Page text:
A CEMP-no star in the ultra-faint dwarf galaxy Pisces II
Astronomy and Astrophysics
A probable carbon enhanced metal-poor (CEMP) star, Pisces II 10694, was discovered recently in the ultra-faint (UFD) galaxy Pisces II. This galaxy is supposed to be very old, suspected to include dark matter, and likely formed the bulk of its stars before the reionisation of the Universe. New abundances have been obtained from observations of Pisces II 10694 at the Kueyen ESO VLT telescope, using the high-efficiency spectrograph: X-Shooter. We found that Pisces II 10694 is a CEMP-no star with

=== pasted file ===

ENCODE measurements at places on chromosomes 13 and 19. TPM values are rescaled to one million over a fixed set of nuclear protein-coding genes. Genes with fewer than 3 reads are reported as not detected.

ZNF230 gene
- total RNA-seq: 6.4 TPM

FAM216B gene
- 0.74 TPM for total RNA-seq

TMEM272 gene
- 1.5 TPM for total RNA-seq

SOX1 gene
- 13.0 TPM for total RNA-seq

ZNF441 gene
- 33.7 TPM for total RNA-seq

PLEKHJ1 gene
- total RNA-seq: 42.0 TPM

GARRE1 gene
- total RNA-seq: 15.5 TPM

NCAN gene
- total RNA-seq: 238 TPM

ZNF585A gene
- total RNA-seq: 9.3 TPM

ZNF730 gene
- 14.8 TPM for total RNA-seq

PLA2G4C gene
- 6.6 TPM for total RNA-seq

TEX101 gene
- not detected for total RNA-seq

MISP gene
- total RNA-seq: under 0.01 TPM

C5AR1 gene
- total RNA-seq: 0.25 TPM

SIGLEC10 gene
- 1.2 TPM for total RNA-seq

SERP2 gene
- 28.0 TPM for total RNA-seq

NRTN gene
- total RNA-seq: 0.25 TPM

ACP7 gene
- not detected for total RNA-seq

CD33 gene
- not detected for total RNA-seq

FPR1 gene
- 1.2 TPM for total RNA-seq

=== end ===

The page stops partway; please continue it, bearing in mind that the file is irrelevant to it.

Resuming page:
... CEMP-no star with [Fe/H]=-2.60 dex. Careful measurements of the CH and C2 bands confirm the enhancement of the C abundance ([C/Fe]=+1.23). This cool giant has very probably undergone extra mixing and thus its original C abundance could be even higher. Nitrogen, O, Na, and Mg are also strongly enhanced, but from Ca to Ni the ratios [X/Fe] are similar to those observed in classical galactic very metal-poor stars. With its low Ba abundance ([Ba/Fe] =-1.10 dex) Pisces II 10694 is a CEMP-no star. No variation in the radial velocity could be detected between the years 2015 and 2017. The pattern of the elements abundance has a shape similar to the pattern found in galactic CEMP-no stars like CS 22949-037 ([Fe/H]=-4.0) or SDSS J1349+1407 ([Fe/H]=-3.6). The existence of a CEMP-no star in the UFD galaxy Pisc II suggests that this small galaxy likely hosted zero-metallicity stars. This is consistent with theoretical predictions of cosmological models supporting the idea that UFD galaxies are the living fossils of the first star-forming systems.